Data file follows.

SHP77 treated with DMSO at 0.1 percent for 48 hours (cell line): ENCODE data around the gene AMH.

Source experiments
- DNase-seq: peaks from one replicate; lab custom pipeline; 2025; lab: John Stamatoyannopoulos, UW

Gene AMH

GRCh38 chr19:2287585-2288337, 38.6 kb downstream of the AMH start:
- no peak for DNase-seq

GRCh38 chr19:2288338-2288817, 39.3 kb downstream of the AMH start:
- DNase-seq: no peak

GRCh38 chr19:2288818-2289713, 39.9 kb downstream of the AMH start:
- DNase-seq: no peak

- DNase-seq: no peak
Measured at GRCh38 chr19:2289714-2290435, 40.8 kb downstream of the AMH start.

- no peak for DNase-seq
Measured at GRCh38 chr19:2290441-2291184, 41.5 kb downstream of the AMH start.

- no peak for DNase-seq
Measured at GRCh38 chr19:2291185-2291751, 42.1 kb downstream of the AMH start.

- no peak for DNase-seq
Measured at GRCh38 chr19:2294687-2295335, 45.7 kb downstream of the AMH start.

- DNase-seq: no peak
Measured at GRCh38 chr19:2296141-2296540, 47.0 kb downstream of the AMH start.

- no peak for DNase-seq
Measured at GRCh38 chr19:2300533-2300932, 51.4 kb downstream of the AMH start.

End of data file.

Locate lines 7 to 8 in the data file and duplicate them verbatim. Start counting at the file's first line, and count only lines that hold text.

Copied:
GRCh38 chr19:2288338-2288817, 39.3 kb downstream of the AMH start:
- DNase-seq: no peak